Rafale RB of Indian Air Force : News and Discussions

Dawg-69

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Rafale odds in Finland have gone up exponentially.
I don't know if it's "exponentially", but I believe the odds have gone up. The opinion of the Swedes is that USA is focusing on the Pacific and so is UK, so Sweden is going to have to concentrate more on doing defense alone. Also, they do not consider themselves to be a real ally of USA in the same sense as France is/was: therefore it is not a given that USA would support Sweden in conflict.

To sum it up: USA chances go down, probably also UK since it is part of AUKUS, Sweden is a weak partner, therefore I believe Rafale to be the winner.

Of course I could be wrong. We shall certainly see. But I have been voting for Rafale for some time. Sometimes I change my opinion, but then I come back to voting Rafale. Of course I won't be deciding anything and of course I could be wrong, but Rafale is my vote right now.

This is the Finnish language article about Swedish opinions, use your favourite translator:

 

Picdelamirand-oil

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This is the Finnish language article about Swedish opinions, use your favourite translator:

Swedish Commodore urges Swedes to prepare for Russia's expanding territory: 'We need all the friends we can get'

A Swedish commodore warns of Russia's growing potential to expand its territory in the Baltic Sea region.

A golden opportunity may be opening up for Russia to start improving its position in the Baltic Sea and the Nordic region, warns Commodore Lars Wedin in a guest editorial published in Svenska Dagbladet.

Aukus turns the 'game board', Sweden must prepare
According to Wedin, Sweden should step up its own rearmament and prepare for the fact that the new Aukus defence cooperation agreement will weaken the British and US presence in Sweden's neighbourhood.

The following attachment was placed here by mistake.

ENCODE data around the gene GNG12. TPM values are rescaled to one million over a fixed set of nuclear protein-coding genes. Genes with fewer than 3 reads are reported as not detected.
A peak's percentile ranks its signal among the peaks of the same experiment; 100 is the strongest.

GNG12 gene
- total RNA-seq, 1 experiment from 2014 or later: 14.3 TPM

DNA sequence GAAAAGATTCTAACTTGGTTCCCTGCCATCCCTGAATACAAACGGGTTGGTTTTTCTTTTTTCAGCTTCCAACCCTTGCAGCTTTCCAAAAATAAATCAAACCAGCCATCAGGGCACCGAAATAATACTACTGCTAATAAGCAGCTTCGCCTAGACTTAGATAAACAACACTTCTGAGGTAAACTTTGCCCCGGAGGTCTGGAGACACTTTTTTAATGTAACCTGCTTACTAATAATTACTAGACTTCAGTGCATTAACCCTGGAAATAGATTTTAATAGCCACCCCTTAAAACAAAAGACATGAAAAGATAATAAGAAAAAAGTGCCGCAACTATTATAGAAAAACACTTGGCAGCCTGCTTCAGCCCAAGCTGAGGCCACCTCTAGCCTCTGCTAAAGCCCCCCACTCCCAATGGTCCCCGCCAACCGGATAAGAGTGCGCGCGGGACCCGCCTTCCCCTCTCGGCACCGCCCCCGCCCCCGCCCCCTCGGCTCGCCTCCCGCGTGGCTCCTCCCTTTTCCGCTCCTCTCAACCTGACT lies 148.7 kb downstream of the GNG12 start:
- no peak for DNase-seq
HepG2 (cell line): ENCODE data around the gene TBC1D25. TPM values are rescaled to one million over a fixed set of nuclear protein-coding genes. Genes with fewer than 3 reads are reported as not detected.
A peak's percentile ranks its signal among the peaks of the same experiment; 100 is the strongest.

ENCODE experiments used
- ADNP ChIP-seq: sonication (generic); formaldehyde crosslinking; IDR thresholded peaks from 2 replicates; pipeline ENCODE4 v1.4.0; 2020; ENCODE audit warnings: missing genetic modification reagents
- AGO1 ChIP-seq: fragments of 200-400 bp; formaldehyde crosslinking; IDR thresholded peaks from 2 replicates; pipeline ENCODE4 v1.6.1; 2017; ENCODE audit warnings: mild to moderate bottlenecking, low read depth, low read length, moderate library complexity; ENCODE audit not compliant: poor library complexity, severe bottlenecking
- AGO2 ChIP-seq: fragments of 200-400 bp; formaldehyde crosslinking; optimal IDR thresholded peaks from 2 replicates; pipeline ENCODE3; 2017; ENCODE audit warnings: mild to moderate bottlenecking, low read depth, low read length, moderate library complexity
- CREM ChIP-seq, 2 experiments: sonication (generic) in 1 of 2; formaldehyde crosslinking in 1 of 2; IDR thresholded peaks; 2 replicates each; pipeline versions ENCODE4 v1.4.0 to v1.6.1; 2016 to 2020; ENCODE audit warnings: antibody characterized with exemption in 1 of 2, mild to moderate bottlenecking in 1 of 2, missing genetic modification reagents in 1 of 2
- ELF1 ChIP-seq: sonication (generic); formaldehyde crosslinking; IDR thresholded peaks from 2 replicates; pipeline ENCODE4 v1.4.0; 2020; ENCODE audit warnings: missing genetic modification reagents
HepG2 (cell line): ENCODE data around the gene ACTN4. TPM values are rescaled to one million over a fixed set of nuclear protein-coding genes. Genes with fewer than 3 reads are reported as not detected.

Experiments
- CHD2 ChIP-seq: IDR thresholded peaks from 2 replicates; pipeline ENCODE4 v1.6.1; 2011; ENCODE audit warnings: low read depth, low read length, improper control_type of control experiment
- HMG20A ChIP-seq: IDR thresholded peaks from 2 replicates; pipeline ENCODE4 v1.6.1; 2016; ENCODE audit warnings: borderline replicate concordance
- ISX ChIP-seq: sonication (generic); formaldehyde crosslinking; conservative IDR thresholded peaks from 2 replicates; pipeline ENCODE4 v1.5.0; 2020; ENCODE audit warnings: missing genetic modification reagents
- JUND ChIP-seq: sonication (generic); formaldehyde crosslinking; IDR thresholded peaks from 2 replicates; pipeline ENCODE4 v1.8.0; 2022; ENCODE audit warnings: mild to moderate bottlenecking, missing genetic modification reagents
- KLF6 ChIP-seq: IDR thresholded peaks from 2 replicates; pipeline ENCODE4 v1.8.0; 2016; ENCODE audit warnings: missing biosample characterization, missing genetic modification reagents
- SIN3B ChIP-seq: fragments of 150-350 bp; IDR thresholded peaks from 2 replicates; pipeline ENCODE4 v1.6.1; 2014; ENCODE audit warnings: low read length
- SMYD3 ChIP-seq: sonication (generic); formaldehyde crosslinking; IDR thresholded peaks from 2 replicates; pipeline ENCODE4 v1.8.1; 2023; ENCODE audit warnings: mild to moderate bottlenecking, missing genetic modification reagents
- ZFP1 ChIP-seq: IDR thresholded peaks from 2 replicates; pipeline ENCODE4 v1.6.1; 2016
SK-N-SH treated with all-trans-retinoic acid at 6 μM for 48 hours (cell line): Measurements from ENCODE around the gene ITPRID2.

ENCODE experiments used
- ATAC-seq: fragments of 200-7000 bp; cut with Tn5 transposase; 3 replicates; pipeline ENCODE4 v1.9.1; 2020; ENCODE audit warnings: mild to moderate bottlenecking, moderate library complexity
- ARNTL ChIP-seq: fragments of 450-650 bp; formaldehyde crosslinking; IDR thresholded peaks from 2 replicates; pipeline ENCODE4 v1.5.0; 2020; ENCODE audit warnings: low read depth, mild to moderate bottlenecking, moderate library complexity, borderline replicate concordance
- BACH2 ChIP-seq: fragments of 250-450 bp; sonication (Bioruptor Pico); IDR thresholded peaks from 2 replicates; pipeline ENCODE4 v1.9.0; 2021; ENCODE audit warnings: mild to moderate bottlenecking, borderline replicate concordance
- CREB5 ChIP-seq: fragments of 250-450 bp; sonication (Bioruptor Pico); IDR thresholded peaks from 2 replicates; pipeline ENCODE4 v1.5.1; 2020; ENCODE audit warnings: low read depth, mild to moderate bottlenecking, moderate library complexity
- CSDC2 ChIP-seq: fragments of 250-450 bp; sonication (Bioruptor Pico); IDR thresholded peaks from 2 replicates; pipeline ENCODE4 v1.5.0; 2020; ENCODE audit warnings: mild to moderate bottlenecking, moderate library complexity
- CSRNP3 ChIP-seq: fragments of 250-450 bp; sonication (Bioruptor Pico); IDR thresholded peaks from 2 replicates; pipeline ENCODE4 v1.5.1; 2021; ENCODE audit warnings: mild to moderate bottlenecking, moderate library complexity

- The defence alliance between Australia, Britain and the US will turn the whole security policy game - including for Sweden. The alliance clearly shows how the US is prioritising developments in the South China Sea, Wedin writes.

- The UK is also apparently increasing its presence in the (Pacific) region. The result: the US and British presence in the Swedish part of the world will be substantially reduced.

"A golden opportunity may suddenly open up for Russia"
Wedin also highlights how the Aukus cooperation created a rift in relations between the Western NATO partners as well.

When Australia, Britain and the US announced the new cooperation, it also meant the collapse of the Franco-Australian submarine project.

France has felt betrayed by its allies. It invited home the ambassadors from Washington and Canberra.

- For Russia, this fracturing of relations with the West and the growing priority given to China in Britain and the United States means an increase in its own room for manoeuvre in Europe. Russia may suddenly have a golden opportunity to improve its strategic position in the North and the Baltic Sea.

"We need all the friends we can get"
For Sweden, Wedin says, the most important thing is to maintain transatlantic relations, but uncertainty has now increased.

- President Joe Biden shares the view of his predecessor Donald Trump that China is the number one priority - he just balances his words more. The US decision also shows that the country is prepared to thunder a close ally without warning. Sweden needs to understand this, Wedin says, pointing out that Sweden and the US are not allies.

In Wedin's view, Sweden should start to change its lukewarm attitude towards the EU's common defence.

- It is high time for Swedish security policy to reflect realism. We must stop opposing the EU's common defence. We need all the friends we can get. But in the end, we can only rely on ourselves - and perhaps our Nordic neighbours.